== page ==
So that line from the pool drain up there, comes through this bed between these plants and the roses, right through this maple tree. Boy, there're some tough roots in there. We got plenty deep enough. And you can see the line over here, nice little squiggly line here.

Nice solid pipe all the way out runs about 140 feet here from the fence all the way out here to the street. We found the old downspout drain right here in which we just went right through, no big deal, comes all the way out.

 

Pop-up emitters let water out and exclude critters

And out here at the curb, almost to the curb, I stopped a little short because it kinda goes uphill there.

Put a pop-up on it. Remember how a pop-up works as water comes down the line, it lifts up the emitter and I can actually see water down inside there, I don't know if you can, but yeah. Water is coming all the way to the end of the line. And so from now on, whatever's been going on back there, this water has a place to go.

Before it had no place to go. And that's pretty much what you're doing when you're put in a drain pipe, is you're just giving water a place to go. And the bigger the pipe or the more downhill run you have, the better it works. If you don't have downhill run, then of course you end up putting a sump pump to lift that water, lift it up and then have gravity again, bring it back out.

Okay, so here's the end of our line. This is a pop-up emitter. Water comes down the line, and lifts up the emitter. And yeah, it's full. You see the water right there.

So water is coming down the line already, picking up from the yard in the back. A lot of water back there, and we got a nice solid pipe. You can see we've back-filled the trench here.

 

Mound the backfill to allow settling

This will all settle really nicely, quite deep here. So it'll settle pretty well, and about 220 feet altogether. A good project for the do-it-yourselfer. I would suggest when you're trenching if you're going to dig this, and you decide, you wanna do it yourself. If you've got these big maples, you really should think about getting a trencher because you can see the tree roots just from the maple.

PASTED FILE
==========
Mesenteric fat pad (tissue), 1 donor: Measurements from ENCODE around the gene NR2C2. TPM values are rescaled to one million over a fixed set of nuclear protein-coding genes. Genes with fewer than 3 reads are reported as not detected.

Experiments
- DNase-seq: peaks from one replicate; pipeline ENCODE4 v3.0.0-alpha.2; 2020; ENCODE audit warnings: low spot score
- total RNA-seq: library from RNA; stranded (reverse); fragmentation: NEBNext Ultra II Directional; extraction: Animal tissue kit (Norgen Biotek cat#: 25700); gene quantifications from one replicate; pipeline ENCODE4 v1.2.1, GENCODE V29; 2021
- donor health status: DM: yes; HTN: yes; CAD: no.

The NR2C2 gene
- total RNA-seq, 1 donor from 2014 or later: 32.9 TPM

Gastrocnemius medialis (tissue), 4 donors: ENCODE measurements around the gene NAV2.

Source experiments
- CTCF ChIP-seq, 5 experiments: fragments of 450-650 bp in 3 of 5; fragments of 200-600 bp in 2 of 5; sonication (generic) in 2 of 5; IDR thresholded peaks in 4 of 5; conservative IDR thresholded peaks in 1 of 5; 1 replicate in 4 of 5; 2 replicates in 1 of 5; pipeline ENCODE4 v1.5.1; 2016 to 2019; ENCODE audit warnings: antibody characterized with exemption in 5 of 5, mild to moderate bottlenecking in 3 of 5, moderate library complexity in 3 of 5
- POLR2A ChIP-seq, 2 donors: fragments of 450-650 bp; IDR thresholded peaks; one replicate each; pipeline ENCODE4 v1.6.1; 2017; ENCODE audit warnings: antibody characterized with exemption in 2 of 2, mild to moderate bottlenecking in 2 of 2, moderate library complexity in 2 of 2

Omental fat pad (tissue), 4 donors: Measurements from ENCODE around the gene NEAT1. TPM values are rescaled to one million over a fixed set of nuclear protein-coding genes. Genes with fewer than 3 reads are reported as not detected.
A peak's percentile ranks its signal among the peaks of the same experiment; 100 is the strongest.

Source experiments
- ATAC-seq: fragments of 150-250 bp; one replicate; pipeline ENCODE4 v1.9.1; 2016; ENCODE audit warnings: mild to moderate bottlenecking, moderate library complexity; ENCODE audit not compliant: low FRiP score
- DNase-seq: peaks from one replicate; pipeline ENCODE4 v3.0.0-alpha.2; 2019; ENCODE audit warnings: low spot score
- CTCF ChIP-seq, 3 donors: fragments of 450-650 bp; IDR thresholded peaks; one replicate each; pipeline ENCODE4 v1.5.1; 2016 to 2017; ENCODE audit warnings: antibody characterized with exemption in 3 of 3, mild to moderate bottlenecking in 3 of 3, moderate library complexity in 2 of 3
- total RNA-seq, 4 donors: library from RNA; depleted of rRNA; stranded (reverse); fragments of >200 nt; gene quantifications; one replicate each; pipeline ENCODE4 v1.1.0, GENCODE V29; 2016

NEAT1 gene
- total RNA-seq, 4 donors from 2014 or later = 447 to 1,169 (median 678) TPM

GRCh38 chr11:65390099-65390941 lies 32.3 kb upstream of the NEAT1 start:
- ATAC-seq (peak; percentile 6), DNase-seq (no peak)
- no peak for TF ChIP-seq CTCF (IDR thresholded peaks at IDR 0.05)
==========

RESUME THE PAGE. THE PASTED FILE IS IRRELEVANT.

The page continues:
They are tremendous. And you can definitely chop through them, but a trencher can cut through most of the roots. Let's go back there in the back and take a look.

Okay. So he tells me the original problem is over here in the pool, there's a overflow drain, and that water comes down this line. We actually did make a repair here one time, and it worked great.

However, we've had so much water this spring that the groundwater has risen up. And of course now when that tries to drain, there's just no place for it to go.

 

French drains give groundwater and surface runoff a place to go

So we've got solid pipe coming around, French drain. We used the easy flow, added catch basins, French drain between the catch basins.

nd this is really soft and wet, but it just has to dry. It will get soaked up into the underground system, which is the gravel perforated pipe.

People call it French drain, that collects subsurface water and catch basins. They collect immediate surface water runoff. So when it rains, water can pour directly into your system.

The line comes around through this natural area. Again, a lot of tree roots back here, a lot of tree roots that runs all the way out to the street.

So again, a really great project for a do-it-yourselfer. Definitely save $3,000, $4,000 if you do it yourself. And that's after your materials and renting a trencher, so it's really worth doing yourself if you can do it. If not, we're available. We go pretty much anywhere in the country, but you could probably find somebody local if you're not within our areas, which is pretty much Georgia, Tennessee, Florida, Virginia, anyway, Southeast. 

So the reason I think they have a sprinkler leak is if you watch that little wheel right there, you can see it moving. There's no one home here, and that water is still draining through the line. Just a little trickle. So I think they have a sprinkler leak or they have a hole in their pool, but that would indicate a sprinkler leak right there.

 

Apple Drains is a waterproofing and drainage contractor in NC, FL, and GA. See more on their YouTube channel

 

Daniel Morrison